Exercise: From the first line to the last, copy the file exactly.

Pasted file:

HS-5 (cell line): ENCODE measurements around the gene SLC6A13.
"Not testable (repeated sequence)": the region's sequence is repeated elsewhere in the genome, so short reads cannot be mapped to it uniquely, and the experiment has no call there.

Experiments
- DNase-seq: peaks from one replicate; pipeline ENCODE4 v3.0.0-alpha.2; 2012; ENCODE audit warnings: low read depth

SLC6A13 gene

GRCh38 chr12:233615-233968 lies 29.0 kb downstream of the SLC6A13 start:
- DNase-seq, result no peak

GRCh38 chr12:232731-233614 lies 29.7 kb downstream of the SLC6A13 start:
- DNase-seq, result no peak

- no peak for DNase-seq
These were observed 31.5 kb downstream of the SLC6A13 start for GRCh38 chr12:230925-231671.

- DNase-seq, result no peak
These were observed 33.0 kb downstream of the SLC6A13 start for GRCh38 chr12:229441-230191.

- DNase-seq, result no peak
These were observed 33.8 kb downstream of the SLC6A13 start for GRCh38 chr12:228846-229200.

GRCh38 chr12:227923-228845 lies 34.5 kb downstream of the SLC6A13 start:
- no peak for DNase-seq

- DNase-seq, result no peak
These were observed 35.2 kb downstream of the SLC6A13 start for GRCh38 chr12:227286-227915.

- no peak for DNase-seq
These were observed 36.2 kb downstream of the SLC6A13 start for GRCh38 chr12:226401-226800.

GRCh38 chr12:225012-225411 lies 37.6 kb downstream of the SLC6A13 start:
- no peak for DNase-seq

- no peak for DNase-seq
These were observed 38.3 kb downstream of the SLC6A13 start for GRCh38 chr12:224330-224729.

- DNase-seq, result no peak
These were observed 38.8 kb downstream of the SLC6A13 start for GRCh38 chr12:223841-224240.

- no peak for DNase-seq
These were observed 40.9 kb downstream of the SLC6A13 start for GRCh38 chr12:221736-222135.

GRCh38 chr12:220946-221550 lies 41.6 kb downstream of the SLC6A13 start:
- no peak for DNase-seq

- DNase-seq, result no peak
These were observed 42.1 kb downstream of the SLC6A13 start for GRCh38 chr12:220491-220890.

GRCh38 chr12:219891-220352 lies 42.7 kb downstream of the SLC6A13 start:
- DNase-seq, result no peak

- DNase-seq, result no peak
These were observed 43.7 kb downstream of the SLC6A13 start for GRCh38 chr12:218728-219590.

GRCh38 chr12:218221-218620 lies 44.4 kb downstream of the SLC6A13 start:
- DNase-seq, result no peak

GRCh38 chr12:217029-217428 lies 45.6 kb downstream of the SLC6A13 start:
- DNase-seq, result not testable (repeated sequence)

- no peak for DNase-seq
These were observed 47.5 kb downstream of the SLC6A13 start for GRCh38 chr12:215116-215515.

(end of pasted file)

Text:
HS-5 (cell line): ENCODE measurements around the gene SLC6A13.
"Not testable (repeated sequence)": the region's sequence is repeated elsewhere in the genome, so short reads cannot be mapped to it uniquely, and the experiment has no call there.

Experiments
- DNase-seq: peaks from one replicate; pipeline ENCODE4 v3.0.0-alpha.2; 2012; ENCODE audit warnings: low read depth

SLC6A13 gene

GRCh38 chr12:233615-233968 lies 29.0 kb downstream of the SLC6A13 start:
- DNase-seq, result no peak

GRCh38 chr12:232731-233614 lies 29.7 kb downstream of the SLC6A13 start:
- DNase-seq, result no peak

- no peak for DNase-seq
These were observed 31.5 kb downstream of the SLC6A13 start for GRCh38 chr12:230925-231671.

- DNase-seq, result no peak
These were observed 33.0 kb downstream of the SLC6A13 start for GRCh38 chr12:229441-230191.

- DNase-seq, result no peak
These were observed 33.8 kb downstream of the SLC6A13 start for GRCh38 chr12:228846-229200.

GRCh38 chr12:227923-228845 lies 34.5 kb downstream of the SLC6A13 start:
- no peak for DNase-seq

- DNase-seq, result no peak
These were observed 35.2 kb downstream of the SLC6A13 start for GRCh38 chr12:227286-227915.

- no peak for DNase-seq
These were observed 36.2 kb downstream of the SLC6A13 start for GRCh38 chr12:226401-226800.

GRCh38 chr12:225012-225411 lies 37.6 kb downstream of the SLC6A13 start:
- no peak for DNase-seq

- no peak for DNase-seq
These were observed 38.3 kb downstream of the SLC6A13 start for GRCh38 chr12:224330-224729.

- DNase-seq, result no peak
These were observed 38.8 kb downstream of the SLC6A13 start for GRCh38 chr12:223841-224240.

- no peak for DNase-seq
These were observed 40.9 kb downstream of the SLC6A13 start for GRCh38 chr12:221736-222135.

GRCh38 chr12:220946-221550 lies 41.6 kb downstream of the SLC6A13 start:
- no peak for DNase-seq

- DNase-seq, result no peak
These were observed 42.1 kb downstream of the SLC6A13 start for GRCh38 chr12:220491-220890.

GRCh38 chr12:219891-220352 lies 42.7 kb downstream of the SLC6A13 start:
- DNase-seq, result no peak

- DNase-seq, result no peak
These were observed 43.7 kb downstream of the SLC6A13 start for GRCh38 chr12:218728-219590.

GRCh38 chr12:218221-218620 lies 44.4 kb downstream of the SLC6A13 start:
- DNase-seq, result no peak

GRCh38 chr12:217029-217428 lies 45.6 kb downstream of the SLC6A13 start:
- DNase-seq, result not testable (repeated sequence)

- no peak for DNase-seq
These were observed 47.5 kb downstream of the SLC6A13 start for GRCh38 chr12:215116-215515.